It’s about the Business

We’ve all seen the clichés regarding cloud and business, I’ve even written a few. It’s not that they’re wrong, at least not in all cases. More appropriately it’s that I don’t think the future for IT in the business has been effectively verbalized.

Will modern IT, let’s call it “Cloud” enable business to forget IT when making strategic decisions? I know it sounds odd to suggest the business should “forget” IT, but I will explain. In a recent blog about the data center being a 15 year business plan I talked about how the business is often put into a position of making strategic decisions based on the inflexibility of IT solutions, specifically data centers.  As a company, how can you allow any IT decision to determine where and how you do business? It just doesn’t make sense.

IT in the Way of Business

I’ve been a part of the problem in the past. I can’t remember how many times I’ve bemoaned the fact that the business didn’t effectively consider IT before making a decision.  I always wanted to be front and center during M&A discussions or plans for growth, because the more I knew, the better I could prepare my team, and the infrastructure. I also wanted to be able to explain what we couldn’t do, so that our executives wouldn’t promise too much to a customer, an acquisition target or a new partner and therein lay the problem.  The business should be able to forget IT, they should be able to look at the business opportunity and determine its viability solely on its merits, not on whether IT can keep up.  However, I’m not trying to say IT should become invisible. On the contrary, the need to have IT working “in” the business has never been more important. Who better to translate a business process or work effort into a potential IT solution than someone who understands how IT can be applied? If you’re the type of CIO who is waiting for the business to call you and tell you what they need, you’ve already lost the race.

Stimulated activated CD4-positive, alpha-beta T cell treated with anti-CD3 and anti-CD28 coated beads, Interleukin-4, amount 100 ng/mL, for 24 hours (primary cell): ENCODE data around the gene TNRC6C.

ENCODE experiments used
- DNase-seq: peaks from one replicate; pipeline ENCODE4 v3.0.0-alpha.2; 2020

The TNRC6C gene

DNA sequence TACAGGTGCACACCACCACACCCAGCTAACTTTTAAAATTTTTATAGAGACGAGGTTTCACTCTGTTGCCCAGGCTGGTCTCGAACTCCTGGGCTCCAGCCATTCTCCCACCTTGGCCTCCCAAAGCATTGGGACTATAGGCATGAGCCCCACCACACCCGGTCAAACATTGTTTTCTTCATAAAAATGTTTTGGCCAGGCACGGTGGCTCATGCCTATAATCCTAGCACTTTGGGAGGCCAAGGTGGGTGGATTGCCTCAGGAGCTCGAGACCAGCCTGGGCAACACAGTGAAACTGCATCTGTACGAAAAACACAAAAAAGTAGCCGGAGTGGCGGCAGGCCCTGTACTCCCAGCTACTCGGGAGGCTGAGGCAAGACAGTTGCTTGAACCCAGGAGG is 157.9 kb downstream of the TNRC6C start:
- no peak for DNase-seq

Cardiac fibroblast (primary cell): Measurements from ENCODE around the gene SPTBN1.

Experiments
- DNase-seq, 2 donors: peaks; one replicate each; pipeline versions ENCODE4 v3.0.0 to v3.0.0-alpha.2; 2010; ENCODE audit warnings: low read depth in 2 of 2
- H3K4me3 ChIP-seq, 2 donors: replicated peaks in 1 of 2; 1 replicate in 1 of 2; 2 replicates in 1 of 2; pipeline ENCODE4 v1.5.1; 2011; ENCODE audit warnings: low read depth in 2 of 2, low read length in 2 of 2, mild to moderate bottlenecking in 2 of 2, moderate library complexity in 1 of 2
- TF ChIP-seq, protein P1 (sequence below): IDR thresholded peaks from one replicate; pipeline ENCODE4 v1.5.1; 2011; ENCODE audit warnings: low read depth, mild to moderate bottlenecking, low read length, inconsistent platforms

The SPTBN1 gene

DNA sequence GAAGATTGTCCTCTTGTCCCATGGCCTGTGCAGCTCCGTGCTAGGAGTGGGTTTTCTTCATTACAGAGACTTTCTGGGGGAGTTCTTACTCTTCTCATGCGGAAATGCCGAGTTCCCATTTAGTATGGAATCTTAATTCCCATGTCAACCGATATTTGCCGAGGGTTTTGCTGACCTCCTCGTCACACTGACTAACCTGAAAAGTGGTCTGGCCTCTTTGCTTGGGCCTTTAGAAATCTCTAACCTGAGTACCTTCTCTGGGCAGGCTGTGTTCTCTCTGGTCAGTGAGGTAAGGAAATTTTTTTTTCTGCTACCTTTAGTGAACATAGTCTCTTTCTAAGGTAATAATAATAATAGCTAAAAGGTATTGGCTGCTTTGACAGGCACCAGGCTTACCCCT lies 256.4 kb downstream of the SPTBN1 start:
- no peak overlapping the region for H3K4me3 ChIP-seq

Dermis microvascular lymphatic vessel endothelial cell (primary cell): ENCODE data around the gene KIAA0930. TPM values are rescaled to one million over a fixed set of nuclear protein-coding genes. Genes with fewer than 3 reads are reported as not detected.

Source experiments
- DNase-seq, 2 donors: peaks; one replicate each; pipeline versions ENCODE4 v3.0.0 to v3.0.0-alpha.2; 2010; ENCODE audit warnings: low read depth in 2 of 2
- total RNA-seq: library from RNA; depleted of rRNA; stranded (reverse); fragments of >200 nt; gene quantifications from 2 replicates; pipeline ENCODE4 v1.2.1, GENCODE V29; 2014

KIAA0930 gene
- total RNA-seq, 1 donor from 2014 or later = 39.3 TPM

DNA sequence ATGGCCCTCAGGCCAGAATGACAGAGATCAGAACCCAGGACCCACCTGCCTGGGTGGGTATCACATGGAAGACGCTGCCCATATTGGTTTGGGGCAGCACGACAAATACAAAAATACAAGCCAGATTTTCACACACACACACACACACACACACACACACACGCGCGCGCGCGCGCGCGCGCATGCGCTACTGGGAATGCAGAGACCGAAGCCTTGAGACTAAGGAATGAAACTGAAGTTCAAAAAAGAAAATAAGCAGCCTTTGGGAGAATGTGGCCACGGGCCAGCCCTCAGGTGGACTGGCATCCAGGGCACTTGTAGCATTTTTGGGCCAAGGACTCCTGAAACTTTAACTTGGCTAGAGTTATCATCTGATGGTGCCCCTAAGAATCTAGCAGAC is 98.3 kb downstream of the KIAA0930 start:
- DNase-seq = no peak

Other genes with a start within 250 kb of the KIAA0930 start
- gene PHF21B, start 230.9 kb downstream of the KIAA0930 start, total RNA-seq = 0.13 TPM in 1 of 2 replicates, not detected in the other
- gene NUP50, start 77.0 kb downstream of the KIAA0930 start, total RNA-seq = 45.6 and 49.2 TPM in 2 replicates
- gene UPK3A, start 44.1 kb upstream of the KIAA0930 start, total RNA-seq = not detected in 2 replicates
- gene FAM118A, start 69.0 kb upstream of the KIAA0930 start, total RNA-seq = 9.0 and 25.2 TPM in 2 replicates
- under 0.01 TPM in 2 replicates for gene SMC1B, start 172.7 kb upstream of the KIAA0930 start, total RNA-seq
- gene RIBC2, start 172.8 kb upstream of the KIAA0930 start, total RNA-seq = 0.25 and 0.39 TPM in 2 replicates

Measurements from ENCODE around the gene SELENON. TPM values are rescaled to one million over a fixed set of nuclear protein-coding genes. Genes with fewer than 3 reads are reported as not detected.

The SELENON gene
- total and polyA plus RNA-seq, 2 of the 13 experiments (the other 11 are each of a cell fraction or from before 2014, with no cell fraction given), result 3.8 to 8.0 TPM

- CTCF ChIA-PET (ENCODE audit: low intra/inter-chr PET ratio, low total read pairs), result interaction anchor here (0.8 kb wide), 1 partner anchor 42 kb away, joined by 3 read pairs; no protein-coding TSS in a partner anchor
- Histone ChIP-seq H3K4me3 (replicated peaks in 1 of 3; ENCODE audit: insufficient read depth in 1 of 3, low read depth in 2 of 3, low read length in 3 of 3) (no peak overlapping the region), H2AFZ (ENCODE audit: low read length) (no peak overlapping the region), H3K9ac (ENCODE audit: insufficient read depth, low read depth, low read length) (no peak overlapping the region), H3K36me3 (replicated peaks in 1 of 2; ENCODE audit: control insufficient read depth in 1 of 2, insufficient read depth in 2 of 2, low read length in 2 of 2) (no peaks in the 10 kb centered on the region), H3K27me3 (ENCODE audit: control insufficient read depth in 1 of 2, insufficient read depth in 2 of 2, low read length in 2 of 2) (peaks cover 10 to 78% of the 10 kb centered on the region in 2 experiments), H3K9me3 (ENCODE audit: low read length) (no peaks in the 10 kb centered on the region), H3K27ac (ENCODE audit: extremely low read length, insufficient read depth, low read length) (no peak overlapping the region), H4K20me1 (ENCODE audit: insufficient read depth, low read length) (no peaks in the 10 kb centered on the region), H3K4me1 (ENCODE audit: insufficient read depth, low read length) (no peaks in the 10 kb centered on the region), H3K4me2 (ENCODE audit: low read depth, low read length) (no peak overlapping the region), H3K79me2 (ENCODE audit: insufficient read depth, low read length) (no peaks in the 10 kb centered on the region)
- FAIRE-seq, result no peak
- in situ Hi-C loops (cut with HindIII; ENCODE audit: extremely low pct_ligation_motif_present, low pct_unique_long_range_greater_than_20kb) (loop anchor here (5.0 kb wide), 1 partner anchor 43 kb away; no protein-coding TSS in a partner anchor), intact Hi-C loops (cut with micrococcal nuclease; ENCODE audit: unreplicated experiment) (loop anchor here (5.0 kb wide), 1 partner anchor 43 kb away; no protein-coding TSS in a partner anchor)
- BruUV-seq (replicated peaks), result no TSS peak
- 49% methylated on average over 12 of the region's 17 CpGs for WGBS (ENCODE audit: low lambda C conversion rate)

The Vision of Fluid IT

Why is “Fluid IT” different from Agile IT or any other definition of modern cloud operating model phrases?  I’m not sure Fluid IT is so much different, as it’s maybe more thorough.  Many of the traditional assumed benefits of a cloud operating model are as follows:

  • Rapid deployment of new workloads
  • Try before you buy
  • Buy only what you need, only for as long as you need it
  • Get out of the business of running infrastructure and instead deliver higher level strategic value
  • Greater flexibility in technology adoption strategies
  • Lower costs (maybe)
  • Greener (maybe)